Re: Unexpected non-evaluation problem

*To*: mathgroup at smc.vnet.net*Subject*: [mg63180] Re: Unexpected non-evaluation problem*From*: David Bailey <dave at Remove_Thisdbailey.co.uk>*Date*: Sat, 17 Dec 2005 03:46:13 -0500 (EST)*References*: <dnrmp1$prb$1@smc.vnet.net>*Sender*: owner-wri-mathgroup at wolfram.com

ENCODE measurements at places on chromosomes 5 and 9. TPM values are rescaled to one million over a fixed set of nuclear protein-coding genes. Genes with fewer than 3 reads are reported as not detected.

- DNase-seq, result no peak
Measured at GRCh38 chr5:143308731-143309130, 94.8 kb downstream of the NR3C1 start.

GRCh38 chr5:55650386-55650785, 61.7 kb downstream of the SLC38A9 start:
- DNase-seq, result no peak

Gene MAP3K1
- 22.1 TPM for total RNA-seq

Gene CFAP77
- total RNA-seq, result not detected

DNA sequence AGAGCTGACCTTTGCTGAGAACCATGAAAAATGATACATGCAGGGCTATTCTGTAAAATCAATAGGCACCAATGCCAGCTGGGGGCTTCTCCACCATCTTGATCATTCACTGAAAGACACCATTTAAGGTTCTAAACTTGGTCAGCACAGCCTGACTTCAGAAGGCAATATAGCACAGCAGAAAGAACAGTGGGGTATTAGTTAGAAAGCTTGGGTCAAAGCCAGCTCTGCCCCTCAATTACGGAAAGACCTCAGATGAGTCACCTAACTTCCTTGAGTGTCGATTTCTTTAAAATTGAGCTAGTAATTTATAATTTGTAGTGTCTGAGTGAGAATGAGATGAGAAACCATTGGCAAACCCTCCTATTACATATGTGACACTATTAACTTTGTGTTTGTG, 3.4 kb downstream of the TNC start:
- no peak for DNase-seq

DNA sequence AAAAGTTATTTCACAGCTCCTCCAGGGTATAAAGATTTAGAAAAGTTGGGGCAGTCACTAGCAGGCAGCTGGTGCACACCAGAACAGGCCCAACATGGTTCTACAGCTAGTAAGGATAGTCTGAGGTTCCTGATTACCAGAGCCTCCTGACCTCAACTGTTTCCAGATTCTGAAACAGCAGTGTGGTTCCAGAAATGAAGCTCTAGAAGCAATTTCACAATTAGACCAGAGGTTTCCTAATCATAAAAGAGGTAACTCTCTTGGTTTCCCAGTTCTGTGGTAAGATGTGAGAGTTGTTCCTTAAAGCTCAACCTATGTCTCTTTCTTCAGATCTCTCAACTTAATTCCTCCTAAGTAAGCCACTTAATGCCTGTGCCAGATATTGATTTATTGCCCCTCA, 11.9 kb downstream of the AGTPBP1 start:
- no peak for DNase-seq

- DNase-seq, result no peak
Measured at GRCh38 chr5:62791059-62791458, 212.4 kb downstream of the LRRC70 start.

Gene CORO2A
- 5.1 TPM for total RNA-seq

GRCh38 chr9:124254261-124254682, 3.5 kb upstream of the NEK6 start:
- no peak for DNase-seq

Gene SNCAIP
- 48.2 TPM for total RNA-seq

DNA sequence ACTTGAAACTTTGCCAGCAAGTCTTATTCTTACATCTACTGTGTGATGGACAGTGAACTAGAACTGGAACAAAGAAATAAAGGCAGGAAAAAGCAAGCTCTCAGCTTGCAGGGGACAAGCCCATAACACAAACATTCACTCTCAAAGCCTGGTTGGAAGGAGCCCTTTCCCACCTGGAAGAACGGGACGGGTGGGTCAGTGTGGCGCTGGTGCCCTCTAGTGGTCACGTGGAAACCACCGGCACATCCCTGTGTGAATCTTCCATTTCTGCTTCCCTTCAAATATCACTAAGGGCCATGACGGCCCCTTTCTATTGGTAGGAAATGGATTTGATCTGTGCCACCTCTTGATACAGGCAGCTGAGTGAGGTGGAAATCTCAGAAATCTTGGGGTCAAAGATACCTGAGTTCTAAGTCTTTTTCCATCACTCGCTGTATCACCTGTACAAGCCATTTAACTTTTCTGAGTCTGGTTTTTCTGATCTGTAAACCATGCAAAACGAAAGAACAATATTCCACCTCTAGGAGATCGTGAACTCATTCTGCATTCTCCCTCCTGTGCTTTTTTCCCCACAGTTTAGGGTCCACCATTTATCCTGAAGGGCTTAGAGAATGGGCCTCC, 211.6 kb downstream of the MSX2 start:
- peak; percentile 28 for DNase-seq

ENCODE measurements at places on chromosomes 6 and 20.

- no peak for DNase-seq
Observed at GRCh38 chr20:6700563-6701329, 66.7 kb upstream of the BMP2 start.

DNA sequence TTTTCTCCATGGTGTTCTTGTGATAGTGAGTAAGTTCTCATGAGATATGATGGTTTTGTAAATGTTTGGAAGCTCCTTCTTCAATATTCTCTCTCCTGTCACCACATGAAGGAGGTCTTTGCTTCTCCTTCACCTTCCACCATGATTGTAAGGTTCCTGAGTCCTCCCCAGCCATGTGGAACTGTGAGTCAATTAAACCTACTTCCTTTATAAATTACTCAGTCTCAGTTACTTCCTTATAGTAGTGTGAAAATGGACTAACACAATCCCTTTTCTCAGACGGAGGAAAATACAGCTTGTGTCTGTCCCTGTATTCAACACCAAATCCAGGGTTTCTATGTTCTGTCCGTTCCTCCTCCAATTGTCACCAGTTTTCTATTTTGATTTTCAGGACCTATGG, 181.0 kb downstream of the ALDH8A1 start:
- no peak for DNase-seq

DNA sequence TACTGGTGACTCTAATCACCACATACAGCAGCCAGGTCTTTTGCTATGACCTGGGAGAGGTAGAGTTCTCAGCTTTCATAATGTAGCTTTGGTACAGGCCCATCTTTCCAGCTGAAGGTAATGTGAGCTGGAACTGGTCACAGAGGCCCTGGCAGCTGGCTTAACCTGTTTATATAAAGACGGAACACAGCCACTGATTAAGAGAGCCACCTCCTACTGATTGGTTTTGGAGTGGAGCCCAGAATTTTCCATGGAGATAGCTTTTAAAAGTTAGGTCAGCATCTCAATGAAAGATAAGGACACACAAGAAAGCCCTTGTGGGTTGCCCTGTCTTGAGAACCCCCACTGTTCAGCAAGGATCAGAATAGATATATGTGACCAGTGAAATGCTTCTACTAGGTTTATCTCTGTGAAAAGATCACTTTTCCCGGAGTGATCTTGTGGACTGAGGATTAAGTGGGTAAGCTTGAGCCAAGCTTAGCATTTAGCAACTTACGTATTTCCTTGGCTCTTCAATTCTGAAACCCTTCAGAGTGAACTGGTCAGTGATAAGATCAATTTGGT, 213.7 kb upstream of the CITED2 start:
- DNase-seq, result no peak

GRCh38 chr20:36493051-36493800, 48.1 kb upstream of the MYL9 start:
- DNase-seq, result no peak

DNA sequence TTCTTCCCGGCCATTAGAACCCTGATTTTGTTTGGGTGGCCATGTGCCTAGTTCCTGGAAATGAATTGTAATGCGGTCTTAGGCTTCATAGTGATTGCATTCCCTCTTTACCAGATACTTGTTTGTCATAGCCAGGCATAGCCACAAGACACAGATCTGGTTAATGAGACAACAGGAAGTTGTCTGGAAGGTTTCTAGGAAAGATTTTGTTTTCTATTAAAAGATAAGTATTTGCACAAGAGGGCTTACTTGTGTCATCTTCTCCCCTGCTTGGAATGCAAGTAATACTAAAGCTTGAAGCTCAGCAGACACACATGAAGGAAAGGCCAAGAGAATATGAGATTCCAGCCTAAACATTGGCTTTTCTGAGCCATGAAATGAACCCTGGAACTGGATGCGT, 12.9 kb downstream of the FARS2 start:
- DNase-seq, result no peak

Bob, That got me thinking if I could construct something that would behave in the same way: flag=False; foo[x_]:=x^2/;flag ss = foo[x] foo[x] flag=True; ss foo[x] {ss,foo[x]} {foo[x],x^2} ToExpression[ToString[ss]] x^2 ss/. x->y y^2 I think expressions like that give a little glimpse at the inner workings of Mathematica. These system normally behaves as though it tried to evaluate expressions at every possible opportunity, but for efficiency reasons it obviously remembers when a sub expression is fully evaluated. The above code tricks it into thinking that the expression foo[x] is fully evaluated even when it isn't. It is interesting that the expression survives unchanged as part of a larger expression - it is only when the subexpression is changed with the ReplaceAll that Mathematica 'realises' its mistake! I think something vaguely similar must be happening in the original fourier transform example. David Bailey http://www.dbaileyconsultancy.co.uk